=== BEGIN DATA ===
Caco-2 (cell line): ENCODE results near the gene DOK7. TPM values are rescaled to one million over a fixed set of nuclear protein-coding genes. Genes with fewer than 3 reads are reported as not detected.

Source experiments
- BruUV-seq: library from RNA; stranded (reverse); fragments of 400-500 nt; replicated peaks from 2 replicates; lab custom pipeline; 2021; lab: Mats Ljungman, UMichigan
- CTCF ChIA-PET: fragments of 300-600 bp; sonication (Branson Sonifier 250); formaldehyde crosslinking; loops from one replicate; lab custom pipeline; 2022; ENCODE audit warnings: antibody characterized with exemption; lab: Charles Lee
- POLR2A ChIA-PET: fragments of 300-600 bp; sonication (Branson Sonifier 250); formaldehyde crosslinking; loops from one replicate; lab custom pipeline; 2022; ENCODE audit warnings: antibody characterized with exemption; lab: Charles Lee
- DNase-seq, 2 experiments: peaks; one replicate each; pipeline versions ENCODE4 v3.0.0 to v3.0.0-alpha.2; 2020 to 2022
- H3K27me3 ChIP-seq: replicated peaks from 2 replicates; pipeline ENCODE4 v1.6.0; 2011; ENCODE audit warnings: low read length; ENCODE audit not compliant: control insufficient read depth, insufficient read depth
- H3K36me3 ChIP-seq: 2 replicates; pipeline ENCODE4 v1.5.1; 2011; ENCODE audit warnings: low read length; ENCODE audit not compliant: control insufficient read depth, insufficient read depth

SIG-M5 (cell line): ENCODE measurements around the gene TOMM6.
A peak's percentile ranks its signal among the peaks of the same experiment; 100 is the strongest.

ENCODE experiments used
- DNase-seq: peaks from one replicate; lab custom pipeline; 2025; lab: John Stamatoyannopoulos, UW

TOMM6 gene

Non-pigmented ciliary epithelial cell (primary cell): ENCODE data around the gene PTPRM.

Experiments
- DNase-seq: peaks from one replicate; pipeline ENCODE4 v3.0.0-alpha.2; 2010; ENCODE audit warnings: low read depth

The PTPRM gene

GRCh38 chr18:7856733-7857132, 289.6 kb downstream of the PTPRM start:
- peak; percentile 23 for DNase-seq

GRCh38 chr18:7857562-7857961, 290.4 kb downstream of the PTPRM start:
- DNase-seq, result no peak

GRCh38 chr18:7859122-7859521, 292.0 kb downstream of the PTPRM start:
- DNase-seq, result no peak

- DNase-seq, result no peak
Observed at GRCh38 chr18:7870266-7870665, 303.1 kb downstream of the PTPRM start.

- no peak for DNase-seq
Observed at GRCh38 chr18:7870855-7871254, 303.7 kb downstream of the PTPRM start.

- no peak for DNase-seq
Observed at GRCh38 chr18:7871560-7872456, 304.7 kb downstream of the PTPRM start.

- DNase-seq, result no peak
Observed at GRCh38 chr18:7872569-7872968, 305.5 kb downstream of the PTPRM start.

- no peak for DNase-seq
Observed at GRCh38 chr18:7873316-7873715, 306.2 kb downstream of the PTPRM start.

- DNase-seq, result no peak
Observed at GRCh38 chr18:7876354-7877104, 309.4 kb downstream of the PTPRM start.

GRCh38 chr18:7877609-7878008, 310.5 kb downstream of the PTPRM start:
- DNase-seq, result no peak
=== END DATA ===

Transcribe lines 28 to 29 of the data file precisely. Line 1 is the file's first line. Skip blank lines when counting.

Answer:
- no peak for DNase-seq
Observed at GRCh38 chr18:7871560-7872456, 304.7 kb downstream of the PTPRM start.